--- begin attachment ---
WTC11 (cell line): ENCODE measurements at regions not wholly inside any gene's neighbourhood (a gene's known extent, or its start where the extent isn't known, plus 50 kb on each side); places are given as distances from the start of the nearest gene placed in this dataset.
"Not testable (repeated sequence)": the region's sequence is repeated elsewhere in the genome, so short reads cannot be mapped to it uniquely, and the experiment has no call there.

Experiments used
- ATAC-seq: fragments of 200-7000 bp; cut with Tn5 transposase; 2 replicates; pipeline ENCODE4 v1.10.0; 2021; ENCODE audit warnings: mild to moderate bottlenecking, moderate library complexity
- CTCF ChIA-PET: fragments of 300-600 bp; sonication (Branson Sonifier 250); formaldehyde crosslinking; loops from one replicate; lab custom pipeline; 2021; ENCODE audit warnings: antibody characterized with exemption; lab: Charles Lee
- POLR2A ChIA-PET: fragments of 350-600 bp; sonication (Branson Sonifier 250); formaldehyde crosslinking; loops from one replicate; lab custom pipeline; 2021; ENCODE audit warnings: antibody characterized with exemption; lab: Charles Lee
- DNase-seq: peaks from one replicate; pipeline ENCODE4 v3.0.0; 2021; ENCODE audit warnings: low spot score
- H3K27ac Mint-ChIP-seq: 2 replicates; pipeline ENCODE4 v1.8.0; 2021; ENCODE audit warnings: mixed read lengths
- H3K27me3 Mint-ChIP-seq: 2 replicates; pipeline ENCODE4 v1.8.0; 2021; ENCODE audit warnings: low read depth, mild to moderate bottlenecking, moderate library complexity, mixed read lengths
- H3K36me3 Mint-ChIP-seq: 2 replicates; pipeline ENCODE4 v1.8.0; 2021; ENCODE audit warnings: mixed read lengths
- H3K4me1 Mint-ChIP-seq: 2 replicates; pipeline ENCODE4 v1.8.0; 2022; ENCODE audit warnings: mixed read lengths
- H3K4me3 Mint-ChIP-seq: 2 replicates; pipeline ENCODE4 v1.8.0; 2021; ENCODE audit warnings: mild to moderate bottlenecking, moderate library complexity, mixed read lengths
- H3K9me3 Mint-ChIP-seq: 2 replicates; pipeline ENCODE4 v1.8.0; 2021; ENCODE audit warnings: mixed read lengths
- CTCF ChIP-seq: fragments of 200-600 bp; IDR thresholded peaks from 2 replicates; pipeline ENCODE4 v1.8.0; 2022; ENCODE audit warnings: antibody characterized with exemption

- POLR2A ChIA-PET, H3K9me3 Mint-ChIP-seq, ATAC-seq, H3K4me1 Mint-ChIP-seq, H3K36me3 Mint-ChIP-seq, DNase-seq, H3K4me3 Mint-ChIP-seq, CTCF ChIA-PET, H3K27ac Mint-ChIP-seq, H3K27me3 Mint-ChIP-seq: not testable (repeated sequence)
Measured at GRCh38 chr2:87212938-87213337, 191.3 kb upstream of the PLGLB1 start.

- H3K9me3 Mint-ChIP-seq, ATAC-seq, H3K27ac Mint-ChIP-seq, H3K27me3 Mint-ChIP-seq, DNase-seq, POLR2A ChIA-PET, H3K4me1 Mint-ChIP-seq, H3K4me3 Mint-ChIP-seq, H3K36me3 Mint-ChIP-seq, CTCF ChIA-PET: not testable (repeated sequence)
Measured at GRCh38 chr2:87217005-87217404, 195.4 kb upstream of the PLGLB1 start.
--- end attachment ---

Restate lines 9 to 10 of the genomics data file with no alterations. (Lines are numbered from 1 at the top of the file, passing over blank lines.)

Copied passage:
- H3K27me3 Mint-ChIP-seq: 2 replicates; pipeline ENCODE4 v1.8.0; 2021; ENCODE audit warnings: low read depth, mild to moderate bottlenecking, moderate library complexity, mixed read lengths
- H3K36me3 Mint-ChIP-seq: 2 replicates; pipeline ENCODE4 v1.8.0; 2021; ENCODE audit warnings: mixed read lengths